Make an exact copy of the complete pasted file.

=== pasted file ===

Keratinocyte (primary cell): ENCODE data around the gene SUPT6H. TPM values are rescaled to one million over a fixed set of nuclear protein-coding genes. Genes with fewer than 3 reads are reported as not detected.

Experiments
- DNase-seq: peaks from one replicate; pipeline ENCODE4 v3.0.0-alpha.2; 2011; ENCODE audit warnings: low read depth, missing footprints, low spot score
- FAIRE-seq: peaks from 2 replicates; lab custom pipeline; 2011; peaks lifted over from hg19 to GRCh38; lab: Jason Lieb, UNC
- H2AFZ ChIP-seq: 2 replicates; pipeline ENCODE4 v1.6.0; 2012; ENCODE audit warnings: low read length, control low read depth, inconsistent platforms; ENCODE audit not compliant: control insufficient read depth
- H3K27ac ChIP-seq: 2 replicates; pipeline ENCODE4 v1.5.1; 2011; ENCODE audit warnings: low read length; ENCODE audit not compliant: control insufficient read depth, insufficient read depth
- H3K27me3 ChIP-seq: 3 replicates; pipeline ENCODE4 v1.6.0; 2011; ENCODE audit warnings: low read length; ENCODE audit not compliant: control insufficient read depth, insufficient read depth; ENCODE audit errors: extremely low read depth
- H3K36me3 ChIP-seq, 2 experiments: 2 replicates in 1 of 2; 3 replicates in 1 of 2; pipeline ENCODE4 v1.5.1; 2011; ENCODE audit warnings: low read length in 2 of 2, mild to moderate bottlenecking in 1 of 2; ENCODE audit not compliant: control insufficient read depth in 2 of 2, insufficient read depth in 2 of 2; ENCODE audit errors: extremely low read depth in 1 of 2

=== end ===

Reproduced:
Keratinocyte (primary cell): ENCODE data around the gene SUPT6H. TPM values are rescaled to one million over a fixed set of nuclear protein-coding genes. Genes with fewer than 3 reads are reported as not detected.

Experiments
- DNase-seq: peaks from one replicate; pipeline ENCODE4 v3.0.0-alpha.2; 2011; ENCODE audit warnings: low read depth, missing footprints, low spot score
- FAIRE-seq: peaks from 2 replicates; lab custom pipeline; 2011; peaks lifted over from hg19 to GRCh38; lab: Jason Lieb, UNC
- H2AFZ ChIP-seq: 2 replicates; pipeline ENCODE4 v1.6.0; 2012; ENCODE audit warnings: low read length, control low read depth, inconsistent platforms; ENCODE audit not compliant: control insufficient read depth
- H3K27ac ChIP-seq: 2 replicates; pipeline ENCODE4 v1.5.1; 2011; ENCODE audit warnings: low read length; ENCODE audit not compliant: control insufficient read depth, insufficient read depth
- H3K27me3 ChIP-seq: 3 replicates; pipeline ENCODE4 v1.6.0; 2011; ENCODE audit warnings: low read length; ENCODE audit not compliant: control insufficient read depth, insufficient read depth; ENCODE audit errors: extremely low read depth
- H3K36me3 ChIP-seq, 2 experiments: 2 replicates in 1 of 2; 3 replicates in 1 of 2; pipeline ENCODE4 v1.5.1; 2011; ENCODE audit warnings: low read length in 2 of 2, mild to moderate bottlenecking in 1 of 2; ENCODE audit not compliant: control insufficient read depth in 2 of 2, insufficient read depth in 2 of 2; ENCODE audit errors: extremely low read depth in 1 of 2